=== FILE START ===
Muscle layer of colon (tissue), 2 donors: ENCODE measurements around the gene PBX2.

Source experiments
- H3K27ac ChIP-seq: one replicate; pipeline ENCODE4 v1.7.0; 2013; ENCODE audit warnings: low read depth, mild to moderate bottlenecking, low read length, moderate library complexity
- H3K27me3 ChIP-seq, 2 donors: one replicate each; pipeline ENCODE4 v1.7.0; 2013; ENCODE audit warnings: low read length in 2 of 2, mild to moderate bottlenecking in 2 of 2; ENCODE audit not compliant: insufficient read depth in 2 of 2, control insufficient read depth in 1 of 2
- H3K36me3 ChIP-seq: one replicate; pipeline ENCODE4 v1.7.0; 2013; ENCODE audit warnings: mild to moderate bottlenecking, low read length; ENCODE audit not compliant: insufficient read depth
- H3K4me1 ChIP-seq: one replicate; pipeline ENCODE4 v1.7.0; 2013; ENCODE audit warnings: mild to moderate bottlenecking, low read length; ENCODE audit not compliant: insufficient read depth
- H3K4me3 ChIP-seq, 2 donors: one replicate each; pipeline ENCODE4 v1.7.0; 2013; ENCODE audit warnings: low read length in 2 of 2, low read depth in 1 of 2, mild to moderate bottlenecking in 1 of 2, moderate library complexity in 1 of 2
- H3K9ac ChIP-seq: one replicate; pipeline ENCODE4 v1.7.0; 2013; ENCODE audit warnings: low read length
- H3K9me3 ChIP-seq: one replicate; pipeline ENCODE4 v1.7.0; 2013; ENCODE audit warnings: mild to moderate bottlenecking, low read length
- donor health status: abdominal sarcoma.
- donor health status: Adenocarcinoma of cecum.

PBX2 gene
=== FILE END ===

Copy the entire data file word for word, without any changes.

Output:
Muscle layer of colon (tissue), 2 donors: ENCODE measurements around the gene PBX2.

Source experiments
- H3K27ac ChIP-seq: one replicate; pipeline ENCODE4 v1.7.0; 2013; ENCODE audit warnings: low read depth, mild to moderate bottlenecking, low read length, moderate library complexity
- H3K27me3 ChIP-seq, 2 donors: one replicate each; pipeline ENCODE4 v1.7.0; 2013; ENCODE audit warnings: low read length in 2 of 2, mild to moderate bottlenecking in 2 of 2; ENCODE audit not compliant: insufficient read depth in 2 of 2, control insufficient read depth in 1 of 2
- H3K36me3 ChIP-seq: one replicate; pipeline ENCODE4 v1.7.0; 2013; ENCODE audit warnings: mild to moderate bottlenecking, low read length; ENCODE audit not compliant: insufficient read depth
- H3K4me1 ChIP-seq: one replicate; pipeline ENCODE4 v1.7.0; 2013; ENCODE audit warnings: mild to moderate bottlenecking, low read length; ENCODE audit not compliant: insufficient read depth
- H3K4me3 ChIP-seq, 2 donors: one replicate each; pipeline ENCODE4 v1.7.0; 2013; ENCODE audit warnings: low read length in 2 of 2, low read depth in 1 of 2, mild to moderate bottlenecking in 1 of 2, moderate library complexity in 1 of 2
- H3K9ac ChIP-seq: one replicate; pipeline ENCODE4 v1.7.0; 2013; ENCODE audit warnings: low read length
- H3K9me3 ChIP-seq: one replicate; pipeline ENCODE4 v1.7.0; 2013; ENCODE audit warnings: mild to moderate bottlenecking, low read length
- donor health status: abdominal sarcoma.
- donor health status: Adenocarcinoma of cecum.

PBX2 gene